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Manufacturing

 
Get a jump-start on your career​
A Specialist High Skills Major allows you to focus on a career area that interests you while you earn your high school diploma. No matter what education you plan to pursue after high school—apprenticeship, college, university or workplace training—a manufacturing major can help you focus on a future career.  Brochure

 
Profile of the manufacturing sector​
Automobiles, wood products, petroleum and coal products, iron and steel mills, primary metals and fabricated metal products, electricity, plastics and rubber products, printing, biotechnology, textiles, clothing, and leather products are all aspects of the manufacturing sector. In Ontario, the manufacturing sector still accounts for the greatest number of jobs with its production of consumer and industrial goods that are essential for the province’s prosperity. Although the manufacturing sector remains a powerhouse in our economy, contributing 15 per cent of gross domestic product in 2007, the sector is undergoing fundamental change.

 
A Specialist High Skills Major in manufacturing offers:​
  • high school courses in grade 11 and 12 tailored to the career you want to pursue
  • the chance to work with industry leaders and experience cutting-edge training in manufacturing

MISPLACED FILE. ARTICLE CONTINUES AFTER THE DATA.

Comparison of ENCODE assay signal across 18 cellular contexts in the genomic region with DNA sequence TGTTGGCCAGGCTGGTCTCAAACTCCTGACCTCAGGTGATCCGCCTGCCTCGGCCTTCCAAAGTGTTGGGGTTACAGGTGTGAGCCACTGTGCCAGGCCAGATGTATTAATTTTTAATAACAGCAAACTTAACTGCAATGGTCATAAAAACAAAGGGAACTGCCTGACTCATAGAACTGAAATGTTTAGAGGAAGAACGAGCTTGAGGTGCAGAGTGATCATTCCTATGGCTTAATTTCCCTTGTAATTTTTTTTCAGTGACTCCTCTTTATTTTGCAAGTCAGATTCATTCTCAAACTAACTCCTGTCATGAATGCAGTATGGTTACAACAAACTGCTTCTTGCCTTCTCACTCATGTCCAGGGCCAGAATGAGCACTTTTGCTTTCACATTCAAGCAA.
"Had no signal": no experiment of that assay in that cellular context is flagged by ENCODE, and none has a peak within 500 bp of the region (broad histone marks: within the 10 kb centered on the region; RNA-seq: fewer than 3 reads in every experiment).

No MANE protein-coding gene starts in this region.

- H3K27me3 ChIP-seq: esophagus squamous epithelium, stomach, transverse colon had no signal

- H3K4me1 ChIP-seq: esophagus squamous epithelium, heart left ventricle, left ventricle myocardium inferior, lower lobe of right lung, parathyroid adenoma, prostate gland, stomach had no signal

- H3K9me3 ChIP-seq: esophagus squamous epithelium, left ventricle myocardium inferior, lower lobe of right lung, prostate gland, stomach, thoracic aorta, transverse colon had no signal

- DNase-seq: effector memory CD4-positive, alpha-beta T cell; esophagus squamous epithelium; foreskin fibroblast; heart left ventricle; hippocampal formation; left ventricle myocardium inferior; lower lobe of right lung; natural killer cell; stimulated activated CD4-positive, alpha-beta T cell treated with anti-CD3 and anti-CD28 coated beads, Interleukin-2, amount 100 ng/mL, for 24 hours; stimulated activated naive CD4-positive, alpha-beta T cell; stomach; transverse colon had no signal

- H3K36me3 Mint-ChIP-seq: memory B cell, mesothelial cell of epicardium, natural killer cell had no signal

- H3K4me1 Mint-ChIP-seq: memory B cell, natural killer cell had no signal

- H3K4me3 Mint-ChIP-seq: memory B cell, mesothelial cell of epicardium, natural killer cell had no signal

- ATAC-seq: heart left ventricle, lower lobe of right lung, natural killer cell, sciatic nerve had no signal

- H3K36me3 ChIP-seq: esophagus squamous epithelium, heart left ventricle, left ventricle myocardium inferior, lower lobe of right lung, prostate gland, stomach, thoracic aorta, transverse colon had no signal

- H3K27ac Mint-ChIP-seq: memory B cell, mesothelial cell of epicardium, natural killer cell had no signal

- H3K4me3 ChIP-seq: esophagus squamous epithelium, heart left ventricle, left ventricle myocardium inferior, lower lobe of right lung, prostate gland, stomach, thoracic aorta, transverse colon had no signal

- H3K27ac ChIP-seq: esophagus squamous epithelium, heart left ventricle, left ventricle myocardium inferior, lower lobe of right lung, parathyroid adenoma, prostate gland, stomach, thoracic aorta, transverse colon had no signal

• experience working in the sector you're interested in, while you're still in high school
  • industry certification
  • recognition on your high school diploma
The manufacturing major includes the following components:​
In the manufacturing major, you will take nine credits in grade 11 and 12:
  • four manufacturing major credits
  • one or two English credits, one math credit and one science credit, each with units focused on manufacturing
  • two co-operative education credits to gain workplace experience that helps you refine, extend and practice your knowledge and skills
  • experiential learning, career exploration and reach-ahead activities in manufacturing
  • certifications and training programs in first aid, CPR and hazardous materials
  • essential skills and work habits required in manufacturing
Sector-recognized certification and training​
As part of the manufacturing major, you will earn 6 certifications, including the following 3 that are compulsory:
  • standard first aid
  • CPR, level A
  • hazardous materials - Workplace Hazardous Materials Information Systems (WHMIS)
Future career paths for manufacturing majors​
For manufacturing majors, possible careers include:
  • apprenticeship – precision machinist, tool and die maker, welder, electrician
  • college – design and drafting technologist, inventory analyst, stationary engineer
  • university – mechanical engineer, electrical engineer, metallurgical engineer
  • entry level workplace – machine operator, foundry worker, inventory clerk

for more information click here for the SHSM Programs in Peel District School Board

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